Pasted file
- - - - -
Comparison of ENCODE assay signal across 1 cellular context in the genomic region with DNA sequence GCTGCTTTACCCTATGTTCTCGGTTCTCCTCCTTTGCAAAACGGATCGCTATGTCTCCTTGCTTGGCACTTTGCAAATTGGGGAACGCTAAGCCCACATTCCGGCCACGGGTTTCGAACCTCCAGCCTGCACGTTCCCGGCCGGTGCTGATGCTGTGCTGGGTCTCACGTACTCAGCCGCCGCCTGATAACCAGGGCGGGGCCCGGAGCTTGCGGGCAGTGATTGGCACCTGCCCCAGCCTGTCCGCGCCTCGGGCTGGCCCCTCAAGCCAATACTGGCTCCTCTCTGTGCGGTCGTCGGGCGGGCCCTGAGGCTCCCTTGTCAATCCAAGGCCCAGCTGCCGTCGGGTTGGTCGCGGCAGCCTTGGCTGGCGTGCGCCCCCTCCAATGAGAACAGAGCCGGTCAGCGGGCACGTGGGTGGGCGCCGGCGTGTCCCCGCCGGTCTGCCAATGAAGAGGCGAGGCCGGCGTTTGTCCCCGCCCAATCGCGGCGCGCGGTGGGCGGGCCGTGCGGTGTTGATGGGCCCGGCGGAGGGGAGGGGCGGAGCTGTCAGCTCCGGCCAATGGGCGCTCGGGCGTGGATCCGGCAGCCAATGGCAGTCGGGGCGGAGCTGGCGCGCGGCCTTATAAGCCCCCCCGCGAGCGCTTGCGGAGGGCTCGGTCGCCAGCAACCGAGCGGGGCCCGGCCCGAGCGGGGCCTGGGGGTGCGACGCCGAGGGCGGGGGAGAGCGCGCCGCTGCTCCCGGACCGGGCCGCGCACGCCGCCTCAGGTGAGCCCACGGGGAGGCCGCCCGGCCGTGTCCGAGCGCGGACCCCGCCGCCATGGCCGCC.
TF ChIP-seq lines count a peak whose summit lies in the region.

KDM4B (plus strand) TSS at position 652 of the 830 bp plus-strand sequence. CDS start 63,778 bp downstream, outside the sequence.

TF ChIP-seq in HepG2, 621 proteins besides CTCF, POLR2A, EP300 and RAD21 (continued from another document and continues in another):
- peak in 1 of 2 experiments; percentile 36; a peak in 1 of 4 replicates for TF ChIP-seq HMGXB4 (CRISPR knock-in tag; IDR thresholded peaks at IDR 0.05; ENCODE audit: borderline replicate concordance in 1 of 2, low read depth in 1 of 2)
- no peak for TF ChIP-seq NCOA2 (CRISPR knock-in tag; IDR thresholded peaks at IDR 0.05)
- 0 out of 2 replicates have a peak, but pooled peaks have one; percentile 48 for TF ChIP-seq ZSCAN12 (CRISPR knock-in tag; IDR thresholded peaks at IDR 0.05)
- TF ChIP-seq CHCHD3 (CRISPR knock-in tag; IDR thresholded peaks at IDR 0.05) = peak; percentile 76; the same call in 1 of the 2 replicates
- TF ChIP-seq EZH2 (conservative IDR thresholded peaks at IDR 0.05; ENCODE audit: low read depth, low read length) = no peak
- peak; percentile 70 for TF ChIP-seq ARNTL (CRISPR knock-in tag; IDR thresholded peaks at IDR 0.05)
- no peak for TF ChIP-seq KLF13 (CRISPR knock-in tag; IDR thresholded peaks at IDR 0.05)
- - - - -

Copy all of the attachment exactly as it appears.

Comparison of ENCODE assay signal across 1 cellular context in the genomic region with DNA sequence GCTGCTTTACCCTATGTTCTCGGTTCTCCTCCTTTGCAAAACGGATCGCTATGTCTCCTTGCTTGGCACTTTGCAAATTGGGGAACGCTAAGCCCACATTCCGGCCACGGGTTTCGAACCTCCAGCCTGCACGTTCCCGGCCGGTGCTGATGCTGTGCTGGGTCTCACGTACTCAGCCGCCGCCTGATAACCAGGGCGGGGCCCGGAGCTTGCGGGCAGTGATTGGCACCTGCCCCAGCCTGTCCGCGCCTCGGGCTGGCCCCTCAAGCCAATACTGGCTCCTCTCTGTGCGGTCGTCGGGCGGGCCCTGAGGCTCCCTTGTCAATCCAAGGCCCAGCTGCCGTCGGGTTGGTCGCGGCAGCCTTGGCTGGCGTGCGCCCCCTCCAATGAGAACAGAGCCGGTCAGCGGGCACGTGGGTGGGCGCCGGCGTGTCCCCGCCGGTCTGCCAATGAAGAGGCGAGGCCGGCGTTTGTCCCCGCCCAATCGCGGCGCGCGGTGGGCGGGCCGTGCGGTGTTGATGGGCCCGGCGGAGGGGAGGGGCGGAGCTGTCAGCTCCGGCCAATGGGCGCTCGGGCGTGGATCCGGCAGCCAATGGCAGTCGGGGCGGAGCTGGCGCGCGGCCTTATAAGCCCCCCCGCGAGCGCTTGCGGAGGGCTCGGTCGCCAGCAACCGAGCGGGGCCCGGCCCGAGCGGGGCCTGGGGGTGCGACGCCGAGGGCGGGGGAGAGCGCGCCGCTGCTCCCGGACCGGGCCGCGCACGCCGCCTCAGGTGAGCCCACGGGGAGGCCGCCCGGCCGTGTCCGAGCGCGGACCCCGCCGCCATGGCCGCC.
TF ChIP-seq lines count a peak whose summit lies in the region.

KDM4B (plus strand) TSS at position 652 of the 830 bp plus-strand sequence. CDS start 63,778 bp downstream, outside the sequence.

TF ChIP-seq in HepG2, 621 proteins besides CTCF, POLR2A, EP300 and RAD21 (continued from another document and continues in another):
- peak in 1 of 2 experiments; percentile 36; a peak in 1 of 4 replicates for TF ChIP-seq HMGXB4 (CRISPR knock-in tag; IDR thresholded peaks at IDR 0.05; ENCODE audit: borderline replicate concordance in 1 of 2, low read depth in 1 of 2)
- no peak for TF ChIP-seq NCOA2 (CRISPR knock-in tag; IDR thresholded peaks at IDR 0.05)
- 0 out of 2 replicates have a peak, but pooled peaks have one; percentile 48 for TF ChIP-seq ZSCAN12 (CRISPR knock-in tag; IDR thresholded peaks at IDR 0.05)
- TF ChIP-seq CHCHD3 (CRISPR knock-in tag; IDR thresholded peaks at IDR 0.05) = peak; percentile 76; the same call in 1 of the 2 replicates
- TF ChIP-seq EZH2 (conservative IDR thresholded peaks at IDR 0.05; ENCODE audit: low read depth, low read length) = no peak
- peak; percentile 70 for TF ChIP-seq ARNTL (CRISPR knock-in tag; IDR thresholded peaks at IDR 0.05)
- no peak for TF ChIP-seq KLF13 (CRISPR knock-in tag; IDR thresholded peaks at IDR 0.05)